Report tells bishops to make abuse rules conform to canon law

LONDON – An independent commission has urged the Catholic bishops of England and Wales to bring their child-protection measures in line with the Code of Canon Law amid fears that false allegations are driving priests away from working with young people.
Produced by a commission headed by Baroness Cumberlege, a member of the House of Lords, the report published July 16 warned the bishops that “persistent and tenacious” fear among the clergy over malicious accusations of abuse needs to be addressed urgently.
The report, called “Safeguarding With Confidence,” said many priests believe the system brought in five years ago after several high-profile clerical abuse cases is loaded unjustly against them. The report was the result of the first five-year review of the bishops’ 2002 child protection policies.
Many priests believe the procedures treat them as if they are guilty as soon as an accusation has been received – even if the police later find there is no basis for the accusation, several priests told Catholic News Service. They said they are often immediately evicted from their homes, then spend years unable to practice their ministry while undergoing a series of grueling psychological “risk assessments.”
Sometimes action has been taken against priests without telling them what exactly they have been accused of and who has made the allegation, both of which are in breach of canon law.
The report, which has 72 recommendations with the goal of implementing a single, uniform set of child protection policies in the church, insisted that the protection of children in the church must remain paramount. But it also addressed a “damaging tension that has driven a wedge” between the bishops and priests who feel they are being hung out to dry to save the skins of their superiors.
It said the church risked a “serious reversal” of some of the gains it had made in tackling child abuse if it failed to deal with tensions within its own ranks over the issue.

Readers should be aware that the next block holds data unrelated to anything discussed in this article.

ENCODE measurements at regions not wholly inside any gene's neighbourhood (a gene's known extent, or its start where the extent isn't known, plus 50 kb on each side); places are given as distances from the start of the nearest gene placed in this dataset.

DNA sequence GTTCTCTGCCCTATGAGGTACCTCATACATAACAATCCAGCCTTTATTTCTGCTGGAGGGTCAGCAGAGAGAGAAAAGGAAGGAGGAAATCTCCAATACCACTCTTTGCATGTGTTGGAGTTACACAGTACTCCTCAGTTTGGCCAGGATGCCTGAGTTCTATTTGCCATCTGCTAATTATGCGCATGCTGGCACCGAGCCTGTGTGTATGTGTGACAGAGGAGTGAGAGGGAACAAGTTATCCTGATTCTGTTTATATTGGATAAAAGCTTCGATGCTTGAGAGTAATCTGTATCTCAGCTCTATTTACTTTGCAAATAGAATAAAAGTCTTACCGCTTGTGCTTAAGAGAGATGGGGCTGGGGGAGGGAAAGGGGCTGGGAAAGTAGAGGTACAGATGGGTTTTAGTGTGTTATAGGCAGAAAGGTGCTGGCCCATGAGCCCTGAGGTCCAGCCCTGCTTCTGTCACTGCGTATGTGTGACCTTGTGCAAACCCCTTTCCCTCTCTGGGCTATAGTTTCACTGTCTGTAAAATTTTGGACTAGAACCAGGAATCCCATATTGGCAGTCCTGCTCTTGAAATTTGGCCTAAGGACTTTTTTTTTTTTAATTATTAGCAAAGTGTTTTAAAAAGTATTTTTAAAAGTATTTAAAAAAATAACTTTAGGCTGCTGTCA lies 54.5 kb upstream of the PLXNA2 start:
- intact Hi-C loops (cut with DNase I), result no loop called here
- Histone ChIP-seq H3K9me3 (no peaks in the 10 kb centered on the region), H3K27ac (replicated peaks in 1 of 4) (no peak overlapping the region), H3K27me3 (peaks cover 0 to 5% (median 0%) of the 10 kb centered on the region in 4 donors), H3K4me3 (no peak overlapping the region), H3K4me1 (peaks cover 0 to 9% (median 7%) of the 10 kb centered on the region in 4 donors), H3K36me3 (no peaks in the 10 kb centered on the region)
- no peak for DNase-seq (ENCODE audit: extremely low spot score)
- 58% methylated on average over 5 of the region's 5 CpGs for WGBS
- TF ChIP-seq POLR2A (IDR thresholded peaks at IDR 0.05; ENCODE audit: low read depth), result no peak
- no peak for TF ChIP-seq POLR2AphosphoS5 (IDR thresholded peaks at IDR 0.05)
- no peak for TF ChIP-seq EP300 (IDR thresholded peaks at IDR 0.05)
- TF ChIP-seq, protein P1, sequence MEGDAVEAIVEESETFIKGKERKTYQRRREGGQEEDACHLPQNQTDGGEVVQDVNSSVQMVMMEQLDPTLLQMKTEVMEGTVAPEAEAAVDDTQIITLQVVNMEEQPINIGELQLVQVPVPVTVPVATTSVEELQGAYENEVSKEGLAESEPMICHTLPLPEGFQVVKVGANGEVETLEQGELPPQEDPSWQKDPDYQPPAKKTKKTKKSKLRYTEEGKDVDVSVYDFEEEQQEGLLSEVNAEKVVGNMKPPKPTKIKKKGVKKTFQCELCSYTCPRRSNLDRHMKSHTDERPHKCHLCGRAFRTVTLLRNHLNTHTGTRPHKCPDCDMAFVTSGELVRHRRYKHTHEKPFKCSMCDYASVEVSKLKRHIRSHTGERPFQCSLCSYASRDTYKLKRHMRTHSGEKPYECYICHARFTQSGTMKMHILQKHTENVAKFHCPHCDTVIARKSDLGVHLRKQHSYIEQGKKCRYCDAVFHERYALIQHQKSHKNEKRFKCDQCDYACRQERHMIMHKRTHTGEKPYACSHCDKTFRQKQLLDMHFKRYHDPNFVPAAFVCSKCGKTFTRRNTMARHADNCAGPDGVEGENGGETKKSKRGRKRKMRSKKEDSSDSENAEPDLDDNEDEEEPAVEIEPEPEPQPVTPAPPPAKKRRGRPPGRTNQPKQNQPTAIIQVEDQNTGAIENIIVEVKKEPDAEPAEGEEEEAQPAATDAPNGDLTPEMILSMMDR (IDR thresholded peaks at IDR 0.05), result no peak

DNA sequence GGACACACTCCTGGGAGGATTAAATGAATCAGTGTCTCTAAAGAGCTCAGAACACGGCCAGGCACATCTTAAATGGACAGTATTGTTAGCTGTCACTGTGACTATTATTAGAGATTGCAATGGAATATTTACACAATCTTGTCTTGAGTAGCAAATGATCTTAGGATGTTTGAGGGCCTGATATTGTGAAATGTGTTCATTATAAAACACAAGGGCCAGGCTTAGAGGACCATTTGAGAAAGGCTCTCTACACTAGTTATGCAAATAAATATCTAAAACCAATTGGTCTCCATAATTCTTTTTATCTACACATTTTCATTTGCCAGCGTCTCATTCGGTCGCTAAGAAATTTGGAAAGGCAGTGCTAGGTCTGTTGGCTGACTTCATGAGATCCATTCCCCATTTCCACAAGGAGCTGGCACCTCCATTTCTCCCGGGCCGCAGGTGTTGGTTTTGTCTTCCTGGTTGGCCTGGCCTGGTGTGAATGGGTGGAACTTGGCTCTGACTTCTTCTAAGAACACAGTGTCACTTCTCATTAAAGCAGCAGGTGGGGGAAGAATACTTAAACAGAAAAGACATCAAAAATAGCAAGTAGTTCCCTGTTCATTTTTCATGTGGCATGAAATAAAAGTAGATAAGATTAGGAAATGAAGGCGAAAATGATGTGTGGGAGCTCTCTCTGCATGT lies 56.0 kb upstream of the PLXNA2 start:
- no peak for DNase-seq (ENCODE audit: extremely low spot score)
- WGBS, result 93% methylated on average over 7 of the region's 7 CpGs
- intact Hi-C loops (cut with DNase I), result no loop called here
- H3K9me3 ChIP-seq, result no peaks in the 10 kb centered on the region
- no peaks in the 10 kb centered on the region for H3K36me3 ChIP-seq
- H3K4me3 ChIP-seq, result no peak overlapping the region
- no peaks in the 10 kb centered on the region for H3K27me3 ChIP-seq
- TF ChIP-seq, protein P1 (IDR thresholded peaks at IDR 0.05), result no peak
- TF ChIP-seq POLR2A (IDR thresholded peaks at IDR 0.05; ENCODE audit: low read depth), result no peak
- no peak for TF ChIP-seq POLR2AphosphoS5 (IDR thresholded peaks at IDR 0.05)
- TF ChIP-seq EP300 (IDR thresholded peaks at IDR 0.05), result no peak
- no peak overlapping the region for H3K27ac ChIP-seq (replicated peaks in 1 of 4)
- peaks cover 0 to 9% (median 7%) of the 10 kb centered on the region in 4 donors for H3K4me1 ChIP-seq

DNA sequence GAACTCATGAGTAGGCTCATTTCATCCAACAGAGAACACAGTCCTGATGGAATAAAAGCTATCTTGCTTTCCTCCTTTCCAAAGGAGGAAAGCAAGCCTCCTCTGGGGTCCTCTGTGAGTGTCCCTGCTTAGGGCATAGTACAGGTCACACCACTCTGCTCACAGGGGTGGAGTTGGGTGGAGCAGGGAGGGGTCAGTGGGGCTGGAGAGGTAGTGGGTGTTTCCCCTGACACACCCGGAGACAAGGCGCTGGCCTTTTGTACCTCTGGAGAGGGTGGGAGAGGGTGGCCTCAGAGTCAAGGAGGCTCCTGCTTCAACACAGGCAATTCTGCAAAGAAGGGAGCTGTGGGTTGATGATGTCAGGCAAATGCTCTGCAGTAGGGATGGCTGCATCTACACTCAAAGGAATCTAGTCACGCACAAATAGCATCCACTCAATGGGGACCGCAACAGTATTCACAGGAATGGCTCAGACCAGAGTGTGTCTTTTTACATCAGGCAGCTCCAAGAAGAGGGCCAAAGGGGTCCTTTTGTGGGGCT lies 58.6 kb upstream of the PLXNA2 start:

It urges the bishops to restore confidence by applying to the Vatican for a decree, or “recognitio,” to bring their child protection measures into line with canon law. A similar territorial provision was granted to the U.S. bishops in 2002.
“A strong and vocal lobby of priests now believes that the system for dealing with allegations against them leaves them exposed and vulnerable and is a breach of canon law and natural justice,” said the report.
“They believe they can no longer count on the support of their bishop (or) congregational leader because they perceive the system to be weighted against priests,” it said.
“This has both eroded the trust between priests and bishops and between religious and congregational leaders and has engendered a fear among the clergy (including those in formation) of the false or malicious allegation – a fear which is tenacious and persistent despite there being no evidence of any upturn in the numbers of allegations made against priests,” it said.
Figures released in June by the Catholic Office for the Protection of Children and Vulnerable Adults revealed that in 2006 police in England and Wales investigated 41 allegations of abuse in the church, which resulted in one conviction.
However, 24 allegations immediately resulted in no further action, suggesting that the majority of the allegations were unfounded.
Baroness Cumberlege sits on the Conservative Party benches of the British Parliament’s House of Lords. From 1992 until 1997, she served in the government of Prime Minister John Major as a junior health minister. She had been commissioned to produce national reports on nursing and maternity services for two governments before undertaking the review of the child protection in the church.
Baroness Cumberlege told CNS in an interview July 13 that she was confident the Vatican would grant a “recognitio” because Monsignor Charles Scicluna, promoter of justice at the Vatican’s Congregation for the Doctrine of the Faith, personally had assured her that “what we are proposing in no way conflicts with canon law.”
In a statement released July 13, Cardinal Cormac Murphy-O’Connor of Westminster, president of the Bishops’ Conference of England and Wales, said the review had been “thorough, painstaking and independent.”
“Later this year, we will make a more formal response to the commission’s findings once the best way forward has been discerned,” he said.
Among its other findings, the commission identified a view held by some in the church that child protection policies and procedures are “too long, overly bureaucratic and impenetrable,” and lacking in theological and spiritual context.
It said that “some resistance to change and a fear and suspicion that the authority of the leadership is being undermined has impeded the delivery of consistently good – let alone excellent – safeguarding arrangements.”
There should also be “much more” focus on safeguarding vulnerable adults, the report added.

Catholic Review

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